The financing of the European Union
The European Union is a unique and exceptional organisation in many respects. Its financial system, whose rules and structure are very different from those of national budgetary law, has changed a great deal and is still changing. The most significant changes include:
— The unification of budgetary instruments. Initially, each Community had its own budget or budgets (administrative and operating). These have now been replaced by a single budget, the general budget of the European Union.
— Progress towards financial autonomy. Following the example of the ECSC, which was financed by real ‘tax revenue’ from the time it was set up, the EEC and Euratom changed to a system of own resources on 1 January 1971.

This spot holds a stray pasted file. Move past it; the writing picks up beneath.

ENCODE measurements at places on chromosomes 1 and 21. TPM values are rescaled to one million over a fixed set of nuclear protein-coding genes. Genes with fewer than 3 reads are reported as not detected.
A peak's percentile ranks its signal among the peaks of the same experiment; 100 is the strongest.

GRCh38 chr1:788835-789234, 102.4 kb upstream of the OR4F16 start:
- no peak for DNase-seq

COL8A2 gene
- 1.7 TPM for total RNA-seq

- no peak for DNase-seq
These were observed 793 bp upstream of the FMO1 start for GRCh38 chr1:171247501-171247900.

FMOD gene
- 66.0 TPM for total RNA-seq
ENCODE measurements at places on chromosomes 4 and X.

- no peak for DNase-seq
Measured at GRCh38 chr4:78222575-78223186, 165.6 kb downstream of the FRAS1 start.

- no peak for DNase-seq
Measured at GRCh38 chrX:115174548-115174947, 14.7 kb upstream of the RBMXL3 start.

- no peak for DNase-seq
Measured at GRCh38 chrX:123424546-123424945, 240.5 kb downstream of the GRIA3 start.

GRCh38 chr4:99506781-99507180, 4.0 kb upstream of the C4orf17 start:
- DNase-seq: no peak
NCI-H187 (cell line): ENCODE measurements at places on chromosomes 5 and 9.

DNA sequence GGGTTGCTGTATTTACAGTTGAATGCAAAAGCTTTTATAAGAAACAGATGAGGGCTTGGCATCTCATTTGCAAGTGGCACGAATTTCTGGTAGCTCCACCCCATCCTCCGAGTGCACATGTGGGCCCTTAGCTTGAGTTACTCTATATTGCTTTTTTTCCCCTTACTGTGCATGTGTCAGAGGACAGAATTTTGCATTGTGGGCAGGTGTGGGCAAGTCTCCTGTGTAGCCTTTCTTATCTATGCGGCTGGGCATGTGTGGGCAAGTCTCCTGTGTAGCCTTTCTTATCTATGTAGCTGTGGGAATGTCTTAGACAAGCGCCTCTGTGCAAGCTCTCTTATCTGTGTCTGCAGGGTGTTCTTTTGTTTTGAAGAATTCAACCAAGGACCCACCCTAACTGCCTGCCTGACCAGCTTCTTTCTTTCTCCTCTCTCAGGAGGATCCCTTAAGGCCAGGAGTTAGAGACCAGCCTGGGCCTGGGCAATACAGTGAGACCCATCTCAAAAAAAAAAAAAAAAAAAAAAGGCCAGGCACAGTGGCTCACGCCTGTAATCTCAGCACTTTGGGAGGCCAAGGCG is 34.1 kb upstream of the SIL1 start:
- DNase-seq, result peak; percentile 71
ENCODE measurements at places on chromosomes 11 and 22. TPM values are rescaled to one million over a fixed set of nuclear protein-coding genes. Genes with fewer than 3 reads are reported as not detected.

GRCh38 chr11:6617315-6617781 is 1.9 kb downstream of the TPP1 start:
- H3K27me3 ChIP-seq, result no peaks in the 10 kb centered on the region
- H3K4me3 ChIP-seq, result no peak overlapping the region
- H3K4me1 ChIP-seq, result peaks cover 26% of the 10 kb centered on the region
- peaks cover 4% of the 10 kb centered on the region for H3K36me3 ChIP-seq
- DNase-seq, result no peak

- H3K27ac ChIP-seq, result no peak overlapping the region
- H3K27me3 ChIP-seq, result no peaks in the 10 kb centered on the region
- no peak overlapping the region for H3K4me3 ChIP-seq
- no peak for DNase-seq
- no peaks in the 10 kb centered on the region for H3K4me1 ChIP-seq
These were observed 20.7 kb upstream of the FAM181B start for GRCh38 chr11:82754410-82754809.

— Reform of the Community financial system. The financial perspective, a genuine multiannual financial framework and instrument of budgetary discipline, was introduced in 1988. It forms an integral part of an interinstitutional agreement between Parliament, the Council and the Commission.
— The pursuit of an institutional balance between the Council, Parliament and the Commission in the exercise of budgetary power. Initially, budgetary power lay solely with the Council. Parliament and the Council subsequently became the two arms of budgetary authority. The Commission retains a right to propose legislation in that sphere.
The development of the financial system of the European Union superstructure is testament to its extremely varied history encompassing five decades and six enlargements.